Sprint’s racist ‘ghetto’ video was in exceptionally bad taste

In Featured News by Wireless Estimator


T-Mobile CEO John Legere will be happy to accommodate new customers from ghettos or from National Public Radio listeners in McMansions. He was surprisingly quiet after Claure made his Twitter comments.

Commentary –
Sprint has pulled a video ad on Twitter in which a waspy giggling white woman describes rival T-Mobile as “ghetto.”

The below ad opens with Sprint CEO Marcelo Claure sitting with “Actual Sprint, T-Mobile, Verizon and AT&T customers,” asking them about Sprint’s competitors.

The Bolivian/American told his preppy audience, “I’m going to tell you a carrier name, and I want you to basically tell me what comes to your mind.”

Claure then said, “T-Mobile – when I say T-Mobile to you, just a couple of words.”

“Oh my God, the first word that came to my head was… ghetto,” his ready for dinner partner to his right replies. Claure immediately nods and says “Yes,” and the woman continues.

“That sounds, like, terrible,” she says. “I don’t know…. There’s always, like, three carriers; there’s AT&T, Sprint and Verizon. And people who have T-Mobile are just, like….( she takes a long pause, as if carefully planning her next words) Why do you have T-Mobile? I don’t know.”

At least three of the other white people at the table laugh, one of them attempting to conceal her laughter with her hands. A black man puts his head down.

The clearly racist ad denigrating minorities and lower income people was an embarrassment.

Claure half-heartedly apologized in a Tweet, trying to justify the ad by stating: “We’re sharing real comments from real customers. Maybe not the best choice of words by the customer. Not meant to offend anyone.”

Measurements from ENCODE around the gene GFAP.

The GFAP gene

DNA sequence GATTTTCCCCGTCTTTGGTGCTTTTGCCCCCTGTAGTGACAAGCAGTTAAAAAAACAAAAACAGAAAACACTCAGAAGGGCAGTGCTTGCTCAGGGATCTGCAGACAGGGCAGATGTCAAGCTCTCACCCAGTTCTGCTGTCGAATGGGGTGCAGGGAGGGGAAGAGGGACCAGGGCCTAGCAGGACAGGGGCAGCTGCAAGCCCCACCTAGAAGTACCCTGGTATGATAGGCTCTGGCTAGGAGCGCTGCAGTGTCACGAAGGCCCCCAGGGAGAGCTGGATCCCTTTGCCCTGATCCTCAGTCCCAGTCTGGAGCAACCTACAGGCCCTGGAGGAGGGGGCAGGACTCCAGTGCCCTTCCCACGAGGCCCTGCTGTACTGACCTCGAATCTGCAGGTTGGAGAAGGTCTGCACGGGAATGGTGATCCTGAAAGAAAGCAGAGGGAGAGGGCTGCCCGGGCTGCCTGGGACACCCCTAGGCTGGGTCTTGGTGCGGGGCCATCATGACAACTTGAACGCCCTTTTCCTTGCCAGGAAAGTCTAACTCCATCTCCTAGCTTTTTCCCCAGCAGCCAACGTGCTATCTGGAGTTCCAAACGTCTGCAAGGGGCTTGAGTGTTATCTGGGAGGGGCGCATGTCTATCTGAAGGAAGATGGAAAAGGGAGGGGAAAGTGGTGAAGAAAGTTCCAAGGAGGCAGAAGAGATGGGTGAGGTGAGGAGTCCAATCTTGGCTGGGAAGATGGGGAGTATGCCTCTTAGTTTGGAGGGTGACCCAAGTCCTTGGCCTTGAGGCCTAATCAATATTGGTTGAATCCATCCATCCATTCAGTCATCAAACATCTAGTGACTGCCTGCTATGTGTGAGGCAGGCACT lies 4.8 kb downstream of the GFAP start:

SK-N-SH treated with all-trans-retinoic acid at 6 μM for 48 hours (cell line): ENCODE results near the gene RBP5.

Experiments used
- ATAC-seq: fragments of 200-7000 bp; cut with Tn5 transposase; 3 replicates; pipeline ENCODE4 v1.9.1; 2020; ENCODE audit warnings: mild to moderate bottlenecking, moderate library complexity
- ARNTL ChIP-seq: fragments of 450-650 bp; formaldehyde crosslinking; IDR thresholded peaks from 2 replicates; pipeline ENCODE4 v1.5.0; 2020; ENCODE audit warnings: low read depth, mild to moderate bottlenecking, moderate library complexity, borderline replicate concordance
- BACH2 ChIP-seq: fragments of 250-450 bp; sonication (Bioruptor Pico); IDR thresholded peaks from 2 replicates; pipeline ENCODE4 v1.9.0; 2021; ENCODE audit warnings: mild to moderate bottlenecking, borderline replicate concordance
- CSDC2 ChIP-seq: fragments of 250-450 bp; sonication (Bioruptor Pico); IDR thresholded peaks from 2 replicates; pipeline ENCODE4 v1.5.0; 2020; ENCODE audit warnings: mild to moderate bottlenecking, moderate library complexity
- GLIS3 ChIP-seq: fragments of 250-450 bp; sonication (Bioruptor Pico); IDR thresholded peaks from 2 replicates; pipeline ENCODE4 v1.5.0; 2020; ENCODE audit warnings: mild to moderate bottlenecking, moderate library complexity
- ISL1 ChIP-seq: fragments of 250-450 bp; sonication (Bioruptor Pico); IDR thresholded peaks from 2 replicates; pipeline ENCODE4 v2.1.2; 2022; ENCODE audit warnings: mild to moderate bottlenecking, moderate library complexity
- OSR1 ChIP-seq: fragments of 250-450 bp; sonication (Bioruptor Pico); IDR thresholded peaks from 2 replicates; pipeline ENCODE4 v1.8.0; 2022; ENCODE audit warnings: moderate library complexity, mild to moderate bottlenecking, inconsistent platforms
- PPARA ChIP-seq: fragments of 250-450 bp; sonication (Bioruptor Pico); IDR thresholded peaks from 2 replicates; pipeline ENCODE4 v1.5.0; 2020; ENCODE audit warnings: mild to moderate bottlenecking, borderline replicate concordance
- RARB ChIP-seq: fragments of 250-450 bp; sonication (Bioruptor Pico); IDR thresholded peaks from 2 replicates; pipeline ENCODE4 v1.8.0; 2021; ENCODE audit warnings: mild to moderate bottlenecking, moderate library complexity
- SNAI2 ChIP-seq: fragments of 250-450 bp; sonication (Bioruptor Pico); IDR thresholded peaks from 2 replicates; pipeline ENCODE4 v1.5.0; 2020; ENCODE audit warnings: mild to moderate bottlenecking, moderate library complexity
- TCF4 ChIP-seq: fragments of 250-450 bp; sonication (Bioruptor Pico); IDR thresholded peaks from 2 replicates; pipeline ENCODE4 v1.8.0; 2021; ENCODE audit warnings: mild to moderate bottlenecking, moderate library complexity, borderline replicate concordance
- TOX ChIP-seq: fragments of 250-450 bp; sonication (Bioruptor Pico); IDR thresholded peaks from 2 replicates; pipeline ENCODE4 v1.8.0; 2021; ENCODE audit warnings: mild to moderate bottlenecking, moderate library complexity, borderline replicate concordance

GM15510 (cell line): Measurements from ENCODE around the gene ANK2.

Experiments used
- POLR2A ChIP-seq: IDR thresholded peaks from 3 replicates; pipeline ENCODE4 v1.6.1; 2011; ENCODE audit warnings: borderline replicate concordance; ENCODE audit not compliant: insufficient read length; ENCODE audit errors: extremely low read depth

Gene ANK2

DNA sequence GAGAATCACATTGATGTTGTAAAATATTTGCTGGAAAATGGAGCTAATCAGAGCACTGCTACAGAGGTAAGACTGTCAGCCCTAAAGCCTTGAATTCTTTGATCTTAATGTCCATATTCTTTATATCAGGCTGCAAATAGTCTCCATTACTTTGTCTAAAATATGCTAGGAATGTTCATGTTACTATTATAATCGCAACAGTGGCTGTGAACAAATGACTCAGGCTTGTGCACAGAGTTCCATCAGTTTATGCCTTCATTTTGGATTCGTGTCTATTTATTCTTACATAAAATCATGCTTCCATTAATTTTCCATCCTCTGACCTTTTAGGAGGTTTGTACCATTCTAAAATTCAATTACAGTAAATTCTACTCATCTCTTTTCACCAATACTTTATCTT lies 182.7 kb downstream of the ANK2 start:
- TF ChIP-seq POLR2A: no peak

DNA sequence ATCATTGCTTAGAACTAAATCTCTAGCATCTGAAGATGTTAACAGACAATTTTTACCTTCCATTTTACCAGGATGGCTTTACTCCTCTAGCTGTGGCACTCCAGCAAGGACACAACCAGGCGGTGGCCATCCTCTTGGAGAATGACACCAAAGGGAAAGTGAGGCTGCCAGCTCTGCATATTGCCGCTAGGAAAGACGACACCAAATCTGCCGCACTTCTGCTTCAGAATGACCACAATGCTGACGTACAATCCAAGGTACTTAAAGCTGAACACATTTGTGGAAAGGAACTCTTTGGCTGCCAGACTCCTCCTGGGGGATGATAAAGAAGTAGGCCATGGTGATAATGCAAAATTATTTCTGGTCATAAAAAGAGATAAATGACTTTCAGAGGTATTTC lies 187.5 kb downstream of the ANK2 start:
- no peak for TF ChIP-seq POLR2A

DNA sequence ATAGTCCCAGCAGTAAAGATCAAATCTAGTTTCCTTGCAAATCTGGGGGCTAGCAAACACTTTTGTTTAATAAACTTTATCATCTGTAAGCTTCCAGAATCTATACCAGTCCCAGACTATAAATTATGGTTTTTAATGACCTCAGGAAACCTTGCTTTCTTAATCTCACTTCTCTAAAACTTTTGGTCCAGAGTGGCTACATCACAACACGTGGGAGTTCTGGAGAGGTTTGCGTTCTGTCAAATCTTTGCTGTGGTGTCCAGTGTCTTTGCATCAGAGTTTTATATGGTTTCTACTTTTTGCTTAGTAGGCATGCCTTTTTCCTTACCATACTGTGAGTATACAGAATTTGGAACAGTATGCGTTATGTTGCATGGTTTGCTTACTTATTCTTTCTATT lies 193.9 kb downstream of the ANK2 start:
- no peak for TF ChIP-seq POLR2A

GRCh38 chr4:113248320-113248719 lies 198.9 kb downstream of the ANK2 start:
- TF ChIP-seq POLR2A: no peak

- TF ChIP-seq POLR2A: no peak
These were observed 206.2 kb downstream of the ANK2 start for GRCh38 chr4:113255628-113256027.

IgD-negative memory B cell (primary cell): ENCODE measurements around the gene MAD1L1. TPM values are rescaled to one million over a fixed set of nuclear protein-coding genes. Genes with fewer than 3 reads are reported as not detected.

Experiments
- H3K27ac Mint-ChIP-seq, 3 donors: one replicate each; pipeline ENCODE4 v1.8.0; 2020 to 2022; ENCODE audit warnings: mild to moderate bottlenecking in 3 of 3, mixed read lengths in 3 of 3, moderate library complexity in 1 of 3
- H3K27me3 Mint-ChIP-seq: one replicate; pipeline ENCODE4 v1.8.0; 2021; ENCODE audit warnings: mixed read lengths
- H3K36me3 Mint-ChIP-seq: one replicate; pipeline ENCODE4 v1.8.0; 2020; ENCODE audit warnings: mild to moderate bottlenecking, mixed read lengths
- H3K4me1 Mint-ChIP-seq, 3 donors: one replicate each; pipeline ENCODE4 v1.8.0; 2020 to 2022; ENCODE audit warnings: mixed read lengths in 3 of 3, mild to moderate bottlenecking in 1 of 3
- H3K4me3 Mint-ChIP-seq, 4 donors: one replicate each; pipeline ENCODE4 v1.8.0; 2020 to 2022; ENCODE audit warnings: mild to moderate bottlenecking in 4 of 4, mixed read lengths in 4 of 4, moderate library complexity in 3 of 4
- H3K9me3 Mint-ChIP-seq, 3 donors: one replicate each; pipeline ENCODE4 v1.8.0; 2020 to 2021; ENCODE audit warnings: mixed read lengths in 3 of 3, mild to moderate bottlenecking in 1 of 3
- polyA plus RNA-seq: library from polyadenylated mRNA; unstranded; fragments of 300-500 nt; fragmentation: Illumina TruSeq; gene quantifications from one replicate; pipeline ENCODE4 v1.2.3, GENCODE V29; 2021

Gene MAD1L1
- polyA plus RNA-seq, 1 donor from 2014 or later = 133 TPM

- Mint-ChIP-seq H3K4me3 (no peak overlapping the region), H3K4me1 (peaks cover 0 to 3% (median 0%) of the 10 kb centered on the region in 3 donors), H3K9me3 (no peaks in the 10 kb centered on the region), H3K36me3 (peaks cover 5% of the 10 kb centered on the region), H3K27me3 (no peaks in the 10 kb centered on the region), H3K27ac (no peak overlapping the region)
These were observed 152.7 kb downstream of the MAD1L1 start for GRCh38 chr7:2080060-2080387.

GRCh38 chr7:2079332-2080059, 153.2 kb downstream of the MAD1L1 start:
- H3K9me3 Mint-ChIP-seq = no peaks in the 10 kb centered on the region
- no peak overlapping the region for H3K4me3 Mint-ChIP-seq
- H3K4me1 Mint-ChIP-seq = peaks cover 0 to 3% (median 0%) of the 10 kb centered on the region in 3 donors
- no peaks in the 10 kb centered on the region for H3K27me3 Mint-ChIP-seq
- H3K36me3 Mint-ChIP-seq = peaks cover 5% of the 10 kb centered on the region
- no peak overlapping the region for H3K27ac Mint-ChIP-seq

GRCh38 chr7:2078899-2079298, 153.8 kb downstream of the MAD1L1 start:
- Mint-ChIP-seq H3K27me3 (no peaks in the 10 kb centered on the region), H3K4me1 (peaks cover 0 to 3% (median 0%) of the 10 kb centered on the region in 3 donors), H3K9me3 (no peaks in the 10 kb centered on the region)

But it did, and Claure, a Latino should have known better.

Claure also fails to recognize that many of Sprint’s customers live in low income urban areas. America’s tower technicians, who have to maintain many of Sprint’s sites in crime-ridden neighborhoods, will attest to that.

Eight and a half hours after his initial tweet, Claure said that the ad had been pulled, chalking it up to “bad judgement.”

In contrast with Claure’s laughter at the ‘ghetto’ comment, he is a founding member of One Laptop Per Child, an organization focused on empowering the world’s poorest children by providing them with a low-cost laptop.

And here’s the kicker, Claure is a partner with soccer great David Beckham. The two of them last month bought six acres in Miami Dade County, Fla. for a 25,000-seat soccer stadium.

“We have the right site, the right ownership group, and a loyal base of fans counting down the days until our first match,” Claure said in a statement.

“We’re all-in on Overtown, and we couldn’t be more excited about moving forward with plans to deliver the most responsible stadium in Miami history.”

What Claure omitted was that Overtown is the epitome of a ghetto. It’s one of Miami’s poorest neighborhoods displaying some of the worst symptoms of urban decay.

But it’s likely that he’ll welcome all fans to the high crime area, even if they use their T-Mobile service to order tickets.

It’s difficult to know what a ‘responsible stadium’ is. It is easy to understand irresponsible comments from a company’s CEO.

T-Mobile CEO John Legere, who is typically active on Twitter, was noticeably silent on Sprint’s ad, stating, “I don’t think I need to respond.”